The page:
Our Methadose Oral Concentrate (methadone hydrochloride oral concentrate) Side Effects Drug Center provides a comprehensive view of available drug information on the potential side effects when taking this medication.
This is not a complete list of side effects and others may occur. Call your doctor for medical advice about side effects. You may report side effects to FDA at 1-800-FDA-1088.
Get emergency medical help if you have any of these signs of an allergic reaction: hives; difficulty breathing; swelling of your face, lips, tongue, or throat.
Call your doctor at once if you have any of these serious side effects:
- shallow breathing;
- hallucinations or confusion;
- chest pain, dizziness, fainting, fast or pounding heartbeat; or
- trouble breathing, feeling light-headed, or fainting.
Less serious side effects may include:
- feeling anxious, nervous, or restless;
- sleep problems (insomnia);
- feeling weak or drowsy;
- dry mouth, nausea, vomiting, diarrhea, constipation, loss of appetite; or
- decreased sex drive, impotence, or difficulty having an orgasm.
This is not a complete list of side effects and others may occur. Tell your doctor about any unusual or bothersome side effect. You may report side effects to FDA at 1-800-FDA-1088.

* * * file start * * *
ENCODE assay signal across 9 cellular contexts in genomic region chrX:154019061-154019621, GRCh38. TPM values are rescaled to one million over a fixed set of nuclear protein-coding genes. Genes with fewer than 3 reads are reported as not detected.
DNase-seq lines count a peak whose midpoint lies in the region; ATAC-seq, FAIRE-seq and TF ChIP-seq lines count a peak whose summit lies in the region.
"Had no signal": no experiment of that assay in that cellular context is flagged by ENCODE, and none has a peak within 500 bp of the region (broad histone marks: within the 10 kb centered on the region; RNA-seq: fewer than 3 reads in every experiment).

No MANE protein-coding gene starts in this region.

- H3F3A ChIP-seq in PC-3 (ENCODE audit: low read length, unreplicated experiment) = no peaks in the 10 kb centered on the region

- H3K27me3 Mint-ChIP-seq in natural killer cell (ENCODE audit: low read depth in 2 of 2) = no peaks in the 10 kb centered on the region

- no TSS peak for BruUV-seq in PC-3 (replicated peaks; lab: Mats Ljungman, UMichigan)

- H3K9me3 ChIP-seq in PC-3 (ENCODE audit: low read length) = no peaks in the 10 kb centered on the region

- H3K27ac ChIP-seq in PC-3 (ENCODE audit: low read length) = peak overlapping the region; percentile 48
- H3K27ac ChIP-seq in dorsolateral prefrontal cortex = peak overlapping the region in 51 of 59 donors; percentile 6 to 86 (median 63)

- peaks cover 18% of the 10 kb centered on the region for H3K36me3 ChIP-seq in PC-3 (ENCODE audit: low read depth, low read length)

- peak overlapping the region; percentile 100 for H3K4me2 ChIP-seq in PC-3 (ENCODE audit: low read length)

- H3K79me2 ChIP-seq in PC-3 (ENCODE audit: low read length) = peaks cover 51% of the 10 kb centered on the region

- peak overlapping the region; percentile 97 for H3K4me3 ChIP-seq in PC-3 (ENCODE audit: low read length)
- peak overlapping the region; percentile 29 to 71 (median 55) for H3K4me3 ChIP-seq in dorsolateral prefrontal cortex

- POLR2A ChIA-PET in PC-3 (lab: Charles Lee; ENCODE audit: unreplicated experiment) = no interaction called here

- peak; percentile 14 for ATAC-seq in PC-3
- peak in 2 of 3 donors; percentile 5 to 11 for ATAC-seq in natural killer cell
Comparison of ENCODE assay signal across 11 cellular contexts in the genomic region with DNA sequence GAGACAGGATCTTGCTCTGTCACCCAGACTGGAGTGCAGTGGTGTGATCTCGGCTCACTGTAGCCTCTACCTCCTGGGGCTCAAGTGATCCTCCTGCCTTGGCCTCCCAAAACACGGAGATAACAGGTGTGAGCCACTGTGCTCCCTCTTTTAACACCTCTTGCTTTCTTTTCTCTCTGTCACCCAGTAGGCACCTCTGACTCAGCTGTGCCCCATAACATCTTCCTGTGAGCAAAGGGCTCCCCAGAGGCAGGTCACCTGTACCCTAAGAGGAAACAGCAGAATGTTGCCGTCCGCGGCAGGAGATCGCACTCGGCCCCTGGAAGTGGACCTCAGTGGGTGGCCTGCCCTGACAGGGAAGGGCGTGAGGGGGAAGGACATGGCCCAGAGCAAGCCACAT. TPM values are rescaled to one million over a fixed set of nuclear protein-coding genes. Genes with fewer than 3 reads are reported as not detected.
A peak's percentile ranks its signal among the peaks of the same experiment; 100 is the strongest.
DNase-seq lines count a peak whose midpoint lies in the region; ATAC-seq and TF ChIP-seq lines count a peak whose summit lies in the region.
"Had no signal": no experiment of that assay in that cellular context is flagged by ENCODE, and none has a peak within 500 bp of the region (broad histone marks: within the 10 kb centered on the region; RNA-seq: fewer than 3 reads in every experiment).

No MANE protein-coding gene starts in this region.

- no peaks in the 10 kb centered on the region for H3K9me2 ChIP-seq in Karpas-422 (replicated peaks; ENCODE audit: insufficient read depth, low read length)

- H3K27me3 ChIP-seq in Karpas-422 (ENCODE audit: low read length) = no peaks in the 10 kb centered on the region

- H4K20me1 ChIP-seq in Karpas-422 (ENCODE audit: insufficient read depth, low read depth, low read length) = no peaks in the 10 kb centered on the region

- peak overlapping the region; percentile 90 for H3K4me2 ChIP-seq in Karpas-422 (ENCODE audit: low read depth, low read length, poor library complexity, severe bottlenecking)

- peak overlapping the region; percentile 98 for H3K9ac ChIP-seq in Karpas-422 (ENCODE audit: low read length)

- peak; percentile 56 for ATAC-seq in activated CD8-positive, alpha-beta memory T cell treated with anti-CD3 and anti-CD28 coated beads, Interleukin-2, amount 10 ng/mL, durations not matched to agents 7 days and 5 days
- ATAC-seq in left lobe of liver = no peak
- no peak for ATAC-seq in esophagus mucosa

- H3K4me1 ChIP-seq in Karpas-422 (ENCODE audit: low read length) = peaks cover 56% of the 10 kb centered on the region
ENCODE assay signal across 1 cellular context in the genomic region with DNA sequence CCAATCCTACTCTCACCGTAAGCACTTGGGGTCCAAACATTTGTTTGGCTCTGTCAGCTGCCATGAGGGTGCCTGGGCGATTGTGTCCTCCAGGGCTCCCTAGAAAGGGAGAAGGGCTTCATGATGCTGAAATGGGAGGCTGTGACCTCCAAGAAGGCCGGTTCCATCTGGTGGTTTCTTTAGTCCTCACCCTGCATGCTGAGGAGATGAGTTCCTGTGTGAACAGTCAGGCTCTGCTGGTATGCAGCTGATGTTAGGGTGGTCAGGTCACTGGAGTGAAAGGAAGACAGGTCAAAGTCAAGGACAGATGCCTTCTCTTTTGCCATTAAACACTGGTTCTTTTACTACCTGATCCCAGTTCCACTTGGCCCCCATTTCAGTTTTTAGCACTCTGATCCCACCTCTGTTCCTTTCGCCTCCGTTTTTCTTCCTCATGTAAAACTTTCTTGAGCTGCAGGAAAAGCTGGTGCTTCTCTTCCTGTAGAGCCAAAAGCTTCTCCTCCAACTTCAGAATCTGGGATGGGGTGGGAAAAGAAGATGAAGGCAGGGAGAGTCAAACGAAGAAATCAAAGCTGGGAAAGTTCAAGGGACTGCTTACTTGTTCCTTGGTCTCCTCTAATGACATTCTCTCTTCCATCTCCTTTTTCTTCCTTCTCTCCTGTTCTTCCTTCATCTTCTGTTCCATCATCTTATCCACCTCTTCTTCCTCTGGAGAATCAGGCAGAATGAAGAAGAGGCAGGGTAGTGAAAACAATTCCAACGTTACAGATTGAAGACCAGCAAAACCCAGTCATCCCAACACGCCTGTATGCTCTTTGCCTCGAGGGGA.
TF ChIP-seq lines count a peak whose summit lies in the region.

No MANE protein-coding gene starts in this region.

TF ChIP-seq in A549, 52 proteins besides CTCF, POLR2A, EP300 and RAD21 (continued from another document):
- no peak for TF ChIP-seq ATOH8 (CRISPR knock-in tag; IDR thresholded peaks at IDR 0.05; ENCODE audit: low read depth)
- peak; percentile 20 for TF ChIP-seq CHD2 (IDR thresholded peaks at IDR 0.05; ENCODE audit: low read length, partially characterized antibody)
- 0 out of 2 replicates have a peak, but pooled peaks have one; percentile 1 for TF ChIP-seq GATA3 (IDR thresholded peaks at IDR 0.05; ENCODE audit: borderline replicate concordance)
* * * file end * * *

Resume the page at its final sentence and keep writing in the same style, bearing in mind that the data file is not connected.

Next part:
Read the entire detailed patient monograph for Methadose Oral Concentrate (Methadone Hydrochloride)
During the induction phase of methadone maintenance treatment, patients are being withdrawn from heroin and may therefore show typical withdrawal symptoms, which should be differentiated from methadone-induced side effects. They may exhibit some or all of the following signs and symptoms associated with acute withdrawal from heroin or other opiates: lacrimation, rhinorrhea, sneezing, yawning, excessive perspiration, goose-flesh, fever, chilliness alternating with flushing, restlessness, irritability, weakness, anxiety, depression, dilated pupils, tremors, tachycardia, abdominal cramps, body aches, involuntary twitching and kicking movements, anorexia, nausea, vomiting, diarrhea, intestinal spasms, and weight loss.